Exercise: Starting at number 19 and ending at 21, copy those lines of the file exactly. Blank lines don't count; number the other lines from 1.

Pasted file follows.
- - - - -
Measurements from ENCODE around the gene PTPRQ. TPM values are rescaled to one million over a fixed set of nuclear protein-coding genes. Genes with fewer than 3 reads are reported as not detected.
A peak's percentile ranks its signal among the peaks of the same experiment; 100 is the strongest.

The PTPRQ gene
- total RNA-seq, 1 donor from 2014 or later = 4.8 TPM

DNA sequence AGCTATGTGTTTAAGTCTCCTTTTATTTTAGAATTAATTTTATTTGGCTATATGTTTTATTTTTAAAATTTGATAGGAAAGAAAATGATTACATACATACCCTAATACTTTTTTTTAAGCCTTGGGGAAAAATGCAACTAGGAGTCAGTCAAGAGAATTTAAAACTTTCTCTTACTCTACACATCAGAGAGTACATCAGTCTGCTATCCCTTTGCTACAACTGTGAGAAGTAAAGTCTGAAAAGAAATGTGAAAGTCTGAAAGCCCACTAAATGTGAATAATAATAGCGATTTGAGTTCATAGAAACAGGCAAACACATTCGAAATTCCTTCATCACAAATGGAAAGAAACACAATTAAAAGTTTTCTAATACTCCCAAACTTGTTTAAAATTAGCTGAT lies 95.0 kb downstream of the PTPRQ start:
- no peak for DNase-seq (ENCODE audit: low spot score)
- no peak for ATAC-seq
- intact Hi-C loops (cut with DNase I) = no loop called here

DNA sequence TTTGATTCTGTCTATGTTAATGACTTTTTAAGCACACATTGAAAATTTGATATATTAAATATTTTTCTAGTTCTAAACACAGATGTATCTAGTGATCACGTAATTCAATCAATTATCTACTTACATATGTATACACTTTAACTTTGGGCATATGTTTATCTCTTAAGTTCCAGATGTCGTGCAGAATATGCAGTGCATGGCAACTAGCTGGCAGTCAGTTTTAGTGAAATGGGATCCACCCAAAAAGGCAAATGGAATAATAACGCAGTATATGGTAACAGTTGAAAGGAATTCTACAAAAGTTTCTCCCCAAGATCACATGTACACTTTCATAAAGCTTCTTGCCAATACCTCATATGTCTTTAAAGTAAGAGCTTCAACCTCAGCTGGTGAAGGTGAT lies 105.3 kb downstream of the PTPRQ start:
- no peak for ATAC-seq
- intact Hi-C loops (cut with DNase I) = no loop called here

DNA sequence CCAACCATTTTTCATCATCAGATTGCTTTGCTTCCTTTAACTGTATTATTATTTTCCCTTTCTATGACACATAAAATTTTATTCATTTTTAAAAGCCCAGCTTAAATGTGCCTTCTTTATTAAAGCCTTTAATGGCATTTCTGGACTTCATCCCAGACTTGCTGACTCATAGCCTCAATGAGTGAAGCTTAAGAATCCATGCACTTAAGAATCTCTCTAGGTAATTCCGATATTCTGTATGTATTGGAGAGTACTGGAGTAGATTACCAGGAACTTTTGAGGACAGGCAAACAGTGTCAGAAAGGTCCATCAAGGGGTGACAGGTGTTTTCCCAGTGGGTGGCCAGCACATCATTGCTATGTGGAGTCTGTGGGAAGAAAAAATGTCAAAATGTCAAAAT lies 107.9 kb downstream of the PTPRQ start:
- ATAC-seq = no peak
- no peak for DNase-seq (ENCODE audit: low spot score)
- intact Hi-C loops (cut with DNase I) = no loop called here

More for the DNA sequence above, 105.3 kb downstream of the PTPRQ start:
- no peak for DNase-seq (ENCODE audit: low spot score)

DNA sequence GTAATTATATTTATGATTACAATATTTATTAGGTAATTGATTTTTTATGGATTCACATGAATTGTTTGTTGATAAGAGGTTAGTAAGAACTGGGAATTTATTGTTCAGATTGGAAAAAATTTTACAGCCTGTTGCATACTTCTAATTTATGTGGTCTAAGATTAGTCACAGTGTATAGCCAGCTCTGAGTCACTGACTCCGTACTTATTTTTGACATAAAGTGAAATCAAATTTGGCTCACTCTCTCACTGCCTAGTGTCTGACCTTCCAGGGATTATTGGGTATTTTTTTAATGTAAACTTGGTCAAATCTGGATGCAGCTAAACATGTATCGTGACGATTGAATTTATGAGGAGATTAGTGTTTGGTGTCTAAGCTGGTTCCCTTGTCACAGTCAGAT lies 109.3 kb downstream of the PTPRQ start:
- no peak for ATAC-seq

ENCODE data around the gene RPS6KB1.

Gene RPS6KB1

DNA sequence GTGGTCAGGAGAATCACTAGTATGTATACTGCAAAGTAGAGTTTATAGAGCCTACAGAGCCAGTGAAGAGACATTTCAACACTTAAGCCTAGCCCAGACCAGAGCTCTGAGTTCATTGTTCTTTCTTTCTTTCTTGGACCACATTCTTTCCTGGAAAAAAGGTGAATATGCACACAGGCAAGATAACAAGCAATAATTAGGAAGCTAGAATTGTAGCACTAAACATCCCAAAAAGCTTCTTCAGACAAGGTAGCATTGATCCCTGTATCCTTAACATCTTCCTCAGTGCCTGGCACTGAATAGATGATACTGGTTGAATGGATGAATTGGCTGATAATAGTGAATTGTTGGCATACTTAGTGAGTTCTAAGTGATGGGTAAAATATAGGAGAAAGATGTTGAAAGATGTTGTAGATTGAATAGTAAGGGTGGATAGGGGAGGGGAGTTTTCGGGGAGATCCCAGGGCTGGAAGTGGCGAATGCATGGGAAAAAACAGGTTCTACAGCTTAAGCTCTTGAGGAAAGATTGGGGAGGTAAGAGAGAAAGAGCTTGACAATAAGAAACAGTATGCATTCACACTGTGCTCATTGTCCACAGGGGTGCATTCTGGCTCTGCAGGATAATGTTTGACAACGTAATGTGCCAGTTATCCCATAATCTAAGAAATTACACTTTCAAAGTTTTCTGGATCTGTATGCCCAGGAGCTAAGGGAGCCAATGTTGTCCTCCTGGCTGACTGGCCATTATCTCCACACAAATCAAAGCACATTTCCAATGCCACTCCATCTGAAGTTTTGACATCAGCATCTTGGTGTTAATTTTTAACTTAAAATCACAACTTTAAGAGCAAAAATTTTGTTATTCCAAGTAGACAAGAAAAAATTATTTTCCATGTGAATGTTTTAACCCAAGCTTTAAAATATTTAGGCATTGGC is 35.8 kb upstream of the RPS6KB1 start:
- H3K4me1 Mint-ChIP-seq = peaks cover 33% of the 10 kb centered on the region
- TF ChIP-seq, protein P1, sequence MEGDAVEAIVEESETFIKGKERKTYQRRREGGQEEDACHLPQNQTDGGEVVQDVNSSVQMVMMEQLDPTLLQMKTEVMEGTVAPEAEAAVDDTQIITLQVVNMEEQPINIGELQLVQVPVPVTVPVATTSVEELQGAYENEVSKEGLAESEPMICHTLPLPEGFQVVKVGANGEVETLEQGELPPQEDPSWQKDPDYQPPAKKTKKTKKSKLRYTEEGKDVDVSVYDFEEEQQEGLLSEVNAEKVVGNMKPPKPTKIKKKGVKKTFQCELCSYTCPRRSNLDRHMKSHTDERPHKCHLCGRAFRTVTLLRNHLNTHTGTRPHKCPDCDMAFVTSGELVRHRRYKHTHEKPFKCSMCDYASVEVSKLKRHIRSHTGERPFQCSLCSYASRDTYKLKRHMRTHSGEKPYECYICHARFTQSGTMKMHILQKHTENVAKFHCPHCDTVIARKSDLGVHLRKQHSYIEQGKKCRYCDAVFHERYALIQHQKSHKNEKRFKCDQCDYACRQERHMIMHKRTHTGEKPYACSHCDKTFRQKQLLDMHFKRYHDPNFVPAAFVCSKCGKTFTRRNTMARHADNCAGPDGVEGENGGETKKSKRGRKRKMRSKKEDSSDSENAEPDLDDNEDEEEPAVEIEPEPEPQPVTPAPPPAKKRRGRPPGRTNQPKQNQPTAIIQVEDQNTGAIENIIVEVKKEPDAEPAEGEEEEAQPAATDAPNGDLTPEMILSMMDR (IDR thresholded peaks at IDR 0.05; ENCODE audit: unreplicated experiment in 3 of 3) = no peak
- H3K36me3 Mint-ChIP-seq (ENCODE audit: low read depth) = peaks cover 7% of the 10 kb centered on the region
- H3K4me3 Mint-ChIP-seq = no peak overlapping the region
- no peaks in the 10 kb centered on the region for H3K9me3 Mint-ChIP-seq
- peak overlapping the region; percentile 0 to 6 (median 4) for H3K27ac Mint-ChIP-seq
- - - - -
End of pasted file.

- no peak for ATAC-seq

ENCODE data around the gene RPS6KB1.

Gene RPS6KB1